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Editorial: Sandy exposed Long Island's trash trouble

Volunteers help to clean up in the heavily

Volunteers help to clean up in the heavily damaged Rockaway neighborhood where a large section of the iconic boardwalk was washed away. (Nov. 10, 2012) Credit: Getty Images

If Sandy has taught us nothing else, it has shown that there's so much we weren't prepared for in a storm of this intensity. Among many other activities of daily living disrupted by the superstorm's fury, who would have thought that the removal of debris would still be a problem long after other routines got back to normal?

What we need before the next one hits is a carefully thought out plan for how to deal with an avalanche of trash.

Post-Sandy, in addition to everyday garbage, we suddenly had many thousands of tons of storm stuff: downed trees, sodden furnishings, appliances, paneling and flooring -- mixed in on occasion with the food discarded from freezers. Those piles had to go someplace, and that sudden need forced local governments and the state's environmental watchdog agency to make tough choices that not everyone liked.

The City of Long Beach, devastated by Sandy, had to move many times more trash in the weeks after the storm than it normally moves in a year. It got permission to pile its new heaps in the parking lots of Nassau County's nearby Nickerson Beach Park. And those mountains had stayed there long enough to begin to worry the state's Department of Environmental Conservation -- forced by the storm to play, more than ever, the role of garbage gendarme. Now, the mountains have been brought low.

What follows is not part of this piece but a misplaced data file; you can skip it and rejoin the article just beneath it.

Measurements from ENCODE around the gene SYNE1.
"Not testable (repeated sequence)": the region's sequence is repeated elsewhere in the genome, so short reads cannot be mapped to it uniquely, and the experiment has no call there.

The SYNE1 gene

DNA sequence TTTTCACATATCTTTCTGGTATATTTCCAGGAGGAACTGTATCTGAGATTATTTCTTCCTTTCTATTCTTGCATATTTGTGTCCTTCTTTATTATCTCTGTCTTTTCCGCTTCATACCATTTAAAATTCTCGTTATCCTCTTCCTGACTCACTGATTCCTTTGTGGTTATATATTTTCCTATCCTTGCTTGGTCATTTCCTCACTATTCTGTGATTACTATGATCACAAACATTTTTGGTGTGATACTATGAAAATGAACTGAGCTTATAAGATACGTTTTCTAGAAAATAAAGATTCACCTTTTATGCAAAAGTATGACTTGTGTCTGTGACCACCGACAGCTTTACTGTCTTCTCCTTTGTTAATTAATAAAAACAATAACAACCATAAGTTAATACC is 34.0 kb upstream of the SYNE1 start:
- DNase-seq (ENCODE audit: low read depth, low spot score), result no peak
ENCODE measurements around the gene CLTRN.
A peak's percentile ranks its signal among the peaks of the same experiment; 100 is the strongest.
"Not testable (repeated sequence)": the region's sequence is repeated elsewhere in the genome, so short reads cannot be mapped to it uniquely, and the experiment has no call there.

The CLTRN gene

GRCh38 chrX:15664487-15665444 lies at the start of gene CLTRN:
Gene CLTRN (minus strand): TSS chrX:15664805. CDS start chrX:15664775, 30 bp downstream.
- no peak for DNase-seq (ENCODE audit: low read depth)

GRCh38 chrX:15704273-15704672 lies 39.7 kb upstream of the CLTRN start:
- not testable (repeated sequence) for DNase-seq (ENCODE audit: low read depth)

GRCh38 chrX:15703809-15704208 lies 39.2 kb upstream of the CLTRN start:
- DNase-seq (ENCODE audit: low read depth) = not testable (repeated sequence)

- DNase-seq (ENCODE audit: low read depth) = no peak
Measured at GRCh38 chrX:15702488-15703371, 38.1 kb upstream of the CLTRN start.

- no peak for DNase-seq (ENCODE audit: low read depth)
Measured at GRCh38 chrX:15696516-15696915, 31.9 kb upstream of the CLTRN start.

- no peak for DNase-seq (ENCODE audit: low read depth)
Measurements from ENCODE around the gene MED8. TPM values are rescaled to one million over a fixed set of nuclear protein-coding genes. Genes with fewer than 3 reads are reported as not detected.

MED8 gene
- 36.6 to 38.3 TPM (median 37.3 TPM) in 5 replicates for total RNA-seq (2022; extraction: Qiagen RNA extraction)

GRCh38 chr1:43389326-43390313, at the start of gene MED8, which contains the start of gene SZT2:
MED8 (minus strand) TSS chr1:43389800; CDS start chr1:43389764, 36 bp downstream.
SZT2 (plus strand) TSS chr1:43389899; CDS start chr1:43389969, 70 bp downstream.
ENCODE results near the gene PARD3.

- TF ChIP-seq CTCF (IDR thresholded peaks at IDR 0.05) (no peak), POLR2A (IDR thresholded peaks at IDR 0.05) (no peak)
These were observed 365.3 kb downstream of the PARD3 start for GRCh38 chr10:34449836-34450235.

At the huge Brookhaven landfill in Yaphank, lines of trucks carrying storm debris stretched as far as the eye could see. Eventually, the town asked for and got permission from DEC to pile more than 80,000 tons of the debris on top of the landfill, provided it buries the stuff properly soon. The town is also burning storm brush in temporary incinerators, which has raised complaints among the landfill's neighbors. The burning seems a necessary evil. But DEC, the town and Suffolk County should closely watch the results of air-quality monitoring.

The DEC, municipalities and private industry had to work fast to produce permits for shipments of trash by rail and barge, and they did the best they could. But there's still plenty of Sandy debris lying around, and it may not all be gone for a while yet -- especially on Fire Island, where the process is just getting started.

This all exposes an underlying problem: We just don't have much slack in our garbage system. Most of our municipal solid waste gets burned in waste-to-energy plants, and the ash gets buried here. State law forbids burying raw garbage here, to protect our sole source aquifer. And 20 to 25 percent of it gets shipped off Long Island.

One way we can reduce the size of the waste stream is to improve recycling rates. Not an easy job, considering how volatile -- often nonexistent -- the markets for recyclables are. But it's worth trying.

We could also use a study of how different removal approaches performed after Sandy -- from Nassau County's arranging a contractor to do it, to direct assistance, in which the Army Corps of Engineers handles the job, using contractors it chooses through a bidding process. It's important to know which way worked best, to guide future decisions.

And we need a waste plan, using the lessons of Sandy to set up procedures and communications to prepare us for higher piles of the stuff next time. Any time spent on that plan won't be wasted.